Susan B Anthony, a Dynamic Activist


Main Facts

She was born on February 15th, 1820. Her Quaker upbringing had a major impact on her. According to Quaker beliefs, both men and women are equal before God. She was a teacher before fighting against slavery and in favor of women's right to vote. She became the leader of the National American Woman Suffrage Association. She passed away on March 13, 1906.

Period of Youth

Her place of birth was Massachusetts. Her family moved to New York in 1826. She studied at a school near Philadelphia. Following the failure of her father's business in the late 1830s, she returned home and worked as a teacher. In the mid-1840's, her family settled in a farm in the Rochester, New York area. The Anthony's participated in the fight against slavery, also called the abolitionist movement.

Determined Fighter for Women's Rights

In 1851, she met Elizabeth Cady Stanton, who would become her partner in the fight for women's rights. She was inspired to claim women's rights while being involved in the temperance movement for stopping the production and consumption of alcohol. She was prevented from talking at a temperance convention because she was a woman. This made her realize that women should vote to make their opinions count. She and Stanton founded the New York State Woman's Right Committee. She traveled a lot to promote women's rights.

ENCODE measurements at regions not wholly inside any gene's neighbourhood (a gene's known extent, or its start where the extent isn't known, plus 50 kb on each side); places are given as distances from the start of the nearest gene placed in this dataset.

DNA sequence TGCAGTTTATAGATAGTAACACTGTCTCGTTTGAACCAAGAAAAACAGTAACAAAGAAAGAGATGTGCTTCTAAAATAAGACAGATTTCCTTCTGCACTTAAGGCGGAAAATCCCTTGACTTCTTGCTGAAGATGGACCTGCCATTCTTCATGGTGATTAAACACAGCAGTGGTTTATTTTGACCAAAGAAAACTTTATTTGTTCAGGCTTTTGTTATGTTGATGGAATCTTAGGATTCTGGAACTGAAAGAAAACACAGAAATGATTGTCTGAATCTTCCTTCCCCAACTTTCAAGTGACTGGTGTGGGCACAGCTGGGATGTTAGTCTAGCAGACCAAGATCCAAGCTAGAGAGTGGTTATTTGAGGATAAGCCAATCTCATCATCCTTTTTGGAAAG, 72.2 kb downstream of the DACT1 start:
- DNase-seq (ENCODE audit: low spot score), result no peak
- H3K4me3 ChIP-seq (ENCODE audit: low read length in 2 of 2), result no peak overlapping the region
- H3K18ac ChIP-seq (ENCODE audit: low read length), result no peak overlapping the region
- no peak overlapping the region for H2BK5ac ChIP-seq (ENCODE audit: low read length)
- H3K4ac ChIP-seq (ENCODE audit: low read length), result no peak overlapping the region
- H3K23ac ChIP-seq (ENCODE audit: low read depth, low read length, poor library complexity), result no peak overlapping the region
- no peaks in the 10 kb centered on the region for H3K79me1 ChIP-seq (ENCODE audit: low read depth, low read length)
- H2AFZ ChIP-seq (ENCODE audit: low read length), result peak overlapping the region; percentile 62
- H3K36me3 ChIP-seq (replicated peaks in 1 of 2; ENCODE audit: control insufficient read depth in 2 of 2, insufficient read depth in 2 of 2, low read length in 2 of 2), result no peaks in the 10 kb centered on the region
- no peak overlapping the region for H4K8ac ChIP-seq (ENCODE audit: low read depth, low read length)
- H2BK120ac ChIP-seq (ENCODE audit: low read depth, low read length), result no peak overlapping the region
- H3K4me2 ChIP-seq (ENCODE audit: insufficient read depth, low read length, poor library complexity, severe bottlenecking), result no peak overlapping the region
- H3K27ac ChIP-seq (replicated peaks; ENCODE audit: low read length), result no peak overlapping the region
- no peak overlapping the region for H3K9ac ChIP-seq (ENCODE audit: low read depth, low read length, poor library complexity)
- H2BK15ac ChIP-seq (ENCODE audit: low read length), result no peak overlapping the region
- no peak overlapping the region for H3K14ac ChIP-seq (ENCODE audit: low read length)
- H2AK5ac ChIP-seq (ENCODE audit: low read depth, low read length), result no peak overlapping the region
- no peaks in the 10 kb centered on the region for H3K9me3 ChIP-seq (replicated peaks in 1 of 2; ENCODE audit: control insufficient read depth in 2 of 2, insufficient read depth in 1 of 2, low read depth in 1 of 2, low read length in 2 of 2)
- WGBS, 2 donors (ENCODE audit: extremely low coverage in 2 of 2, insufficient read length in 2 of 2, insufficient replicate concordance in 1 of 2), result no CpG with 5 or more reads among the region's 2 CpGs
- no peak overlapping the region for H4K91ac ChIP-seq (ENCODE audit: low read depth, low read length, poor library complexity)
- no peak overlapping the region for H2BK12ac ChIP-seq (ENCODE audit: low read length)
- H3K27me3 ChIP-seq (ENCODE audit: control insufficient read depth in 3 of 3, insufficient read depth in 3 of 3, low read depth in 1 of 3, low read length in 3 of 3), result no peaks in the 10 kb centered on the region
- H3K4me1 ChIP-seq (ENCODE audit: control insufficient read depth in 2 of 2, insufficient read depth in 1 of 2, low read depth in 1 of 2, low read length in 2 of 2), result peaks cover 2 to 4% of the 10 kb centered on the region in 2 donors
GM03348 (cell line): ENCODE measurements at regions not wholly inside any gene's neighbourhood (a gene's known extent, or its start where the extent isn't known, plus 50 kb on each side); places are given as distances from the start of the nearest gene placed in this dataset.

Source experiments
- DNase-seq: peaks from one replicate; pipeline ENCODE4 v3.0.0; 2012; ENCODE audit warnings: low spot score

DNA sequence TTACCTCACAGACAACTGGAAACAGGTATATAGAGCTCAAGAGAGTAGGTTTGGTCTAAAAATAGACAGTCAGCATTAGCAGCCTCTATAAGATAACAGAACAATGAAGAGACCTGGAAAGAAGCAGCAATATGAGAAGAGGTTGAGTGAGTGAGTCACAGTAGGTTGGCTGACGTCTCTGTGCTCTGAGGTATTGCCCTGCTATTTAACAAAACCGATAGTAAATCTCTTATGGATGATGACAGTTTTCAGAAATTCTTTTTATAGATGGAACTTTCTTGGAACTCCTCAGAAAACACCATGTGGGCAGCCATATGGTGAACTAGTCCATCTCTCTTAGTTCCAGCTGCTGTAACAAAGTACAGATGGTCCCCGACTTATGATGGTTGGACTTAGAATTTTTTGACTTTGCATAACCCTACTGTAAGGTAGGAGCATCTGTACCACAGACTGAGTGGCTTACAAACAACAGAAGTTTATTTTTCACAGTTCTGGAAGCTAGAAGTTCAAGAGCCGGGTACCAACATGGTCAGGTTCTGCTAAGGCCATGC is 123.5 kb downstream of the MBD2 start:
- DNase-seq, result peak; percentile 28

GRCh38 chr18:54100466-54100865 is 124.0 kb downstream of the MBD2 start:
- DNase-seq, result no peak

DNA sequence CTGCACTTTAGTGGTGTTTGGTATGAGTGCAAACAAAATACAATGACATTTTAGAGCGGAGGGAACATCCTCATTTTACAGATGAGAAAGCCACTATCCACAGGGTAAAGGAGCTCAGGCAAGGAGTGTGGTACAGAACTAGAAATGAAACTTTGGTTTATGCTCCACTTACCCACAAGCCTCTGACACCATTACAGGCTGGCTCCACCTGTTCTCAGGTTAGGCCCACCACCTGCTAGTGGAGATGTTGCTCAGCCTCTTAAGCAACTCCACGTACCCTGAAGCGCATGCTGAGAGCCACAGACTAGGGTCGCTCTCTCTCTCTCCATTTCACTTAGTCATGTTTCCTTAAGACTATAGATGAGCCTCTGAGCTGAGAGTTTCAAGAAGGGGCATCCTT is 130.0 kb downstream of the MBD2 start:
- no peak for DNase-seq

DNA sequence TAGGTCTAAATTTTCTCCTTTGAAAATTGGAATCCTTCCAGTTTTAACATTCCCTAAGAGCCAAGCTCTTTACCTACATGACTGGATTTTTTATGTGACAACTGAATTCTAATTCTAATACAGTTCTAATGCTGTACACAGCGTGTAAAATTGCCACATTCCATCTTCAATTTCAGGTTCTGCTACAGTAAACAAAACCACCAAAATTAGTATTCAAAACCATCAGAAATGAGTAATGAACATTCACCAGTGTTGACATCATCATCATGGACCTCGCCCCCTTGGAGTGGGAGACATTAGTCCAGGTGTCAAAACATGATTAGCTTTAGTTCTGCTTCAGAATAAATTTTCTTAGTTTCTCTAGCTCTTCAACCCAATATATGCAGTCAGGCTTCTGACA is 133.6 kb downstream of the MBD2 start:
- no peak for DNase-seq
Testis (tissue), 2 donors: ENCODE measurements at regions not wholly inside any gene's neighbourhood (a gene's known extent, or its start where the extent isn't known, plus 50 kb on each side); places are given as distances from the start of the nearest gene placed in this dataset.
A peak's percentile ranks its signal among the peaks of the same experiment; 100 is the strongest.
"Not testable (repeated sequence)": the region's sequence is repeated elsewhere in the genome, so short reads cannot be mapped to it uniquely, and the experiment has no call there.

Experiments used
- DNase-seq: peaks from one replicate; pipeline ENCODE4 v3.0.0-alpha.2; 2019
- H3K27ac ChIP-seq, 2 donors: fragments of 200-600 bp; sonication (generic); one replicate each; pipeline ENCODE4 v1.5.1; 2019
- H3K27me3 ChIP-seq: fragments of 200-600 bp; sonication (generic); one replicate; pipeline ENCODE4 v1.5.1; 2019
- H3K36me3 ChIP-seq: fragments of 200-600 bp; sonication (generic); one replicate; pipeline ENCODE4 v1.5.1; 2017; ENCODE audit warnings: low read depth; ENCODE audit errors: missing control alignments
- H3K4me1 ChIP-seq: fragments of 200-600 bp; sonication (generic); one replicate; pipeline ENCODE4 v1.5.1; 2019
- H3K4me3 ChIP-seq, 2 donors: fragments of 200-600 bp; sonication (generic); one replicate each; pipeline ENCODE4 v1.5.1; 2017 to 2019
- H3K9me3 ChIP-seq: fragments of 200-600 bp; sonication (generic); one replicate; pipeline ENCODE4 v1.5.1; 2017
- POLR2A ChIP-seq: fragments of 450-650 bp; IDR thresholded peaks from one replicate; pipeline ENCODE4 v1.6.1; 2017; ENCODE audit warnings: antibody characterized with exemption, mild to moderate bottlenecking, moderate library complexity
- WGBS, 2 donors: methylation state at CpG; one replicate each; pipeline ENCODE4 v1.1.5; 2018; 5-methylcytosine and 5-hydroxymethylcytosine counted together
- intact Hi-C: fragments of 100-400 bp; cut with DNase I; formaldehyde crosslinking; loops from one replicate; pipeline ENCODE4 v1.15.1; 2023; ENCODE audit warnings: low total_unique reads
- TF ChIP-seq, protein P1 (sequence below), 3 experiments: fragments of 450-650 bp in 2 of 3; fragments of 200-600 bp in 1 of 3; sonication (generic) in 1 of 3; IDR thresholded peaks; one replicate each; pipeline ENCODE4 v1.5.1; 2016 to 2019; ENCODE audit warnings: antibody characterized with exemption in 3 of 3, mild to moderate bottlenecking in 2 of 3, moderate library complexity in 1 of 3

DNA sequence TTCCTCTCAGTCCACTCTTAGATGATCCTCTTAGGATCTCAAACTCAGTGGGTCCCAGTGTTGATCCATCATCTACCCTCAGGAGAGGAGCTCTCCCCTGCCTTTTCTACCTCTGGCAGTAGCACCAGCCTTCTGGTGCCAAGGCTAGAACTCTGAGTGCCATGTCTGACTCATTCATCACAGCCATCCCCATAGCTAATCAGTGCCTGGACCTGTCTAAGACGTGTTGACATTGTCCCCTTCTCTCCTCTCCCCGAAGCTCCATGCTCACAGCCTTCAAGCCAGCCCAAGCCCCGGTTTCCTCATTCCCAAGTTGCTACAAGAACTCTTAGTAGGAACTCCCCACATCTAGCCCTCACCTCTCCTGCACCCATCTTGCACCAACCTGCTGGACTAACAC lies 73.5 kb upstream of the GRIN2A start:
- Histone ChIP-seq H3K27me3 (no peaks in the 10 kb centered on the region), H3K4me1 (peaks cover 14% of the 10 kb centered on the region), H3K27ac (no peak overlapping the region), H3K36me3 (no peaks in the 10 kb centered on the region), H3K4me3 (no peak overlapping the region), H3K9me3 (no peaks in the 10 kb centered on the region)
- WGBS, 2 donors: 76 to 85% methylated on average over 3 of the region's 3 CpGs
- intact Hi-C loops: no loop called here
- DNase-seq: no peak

Leader in the Women's Suffrage Movement

In 1866, she helped found the American Equal Rights Association to claim equal rights for all, irrespective of sex or race. In 1868, she and Stanton brought out the Revolution to campaign for women's rights. In 1869, they continued their pivotal work by establishing the National Woman Suffrage Association. In 1872, Antony violated the law by voting in the presidential election. She received a fine of $ 100, but never paid it. In the early 1880s, she launched the first volume of History of Woman Suffrage.

Continuous Battle


She continued her battle in her mature years, in which she had greatly won the respect of the public. In 1905, she had a meeting with President Theodore Roosevelt to convince him to pass an amendment granting women the right to vote. It was only 14 years after her death that such an amendment was passed: It was the Nineteenth Amendment to the US Constitution. In 1979, she became the first non-fictitious woman who received the honor of being portrayed on dollar coins by the US Treasury Department.

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Carol A Soares


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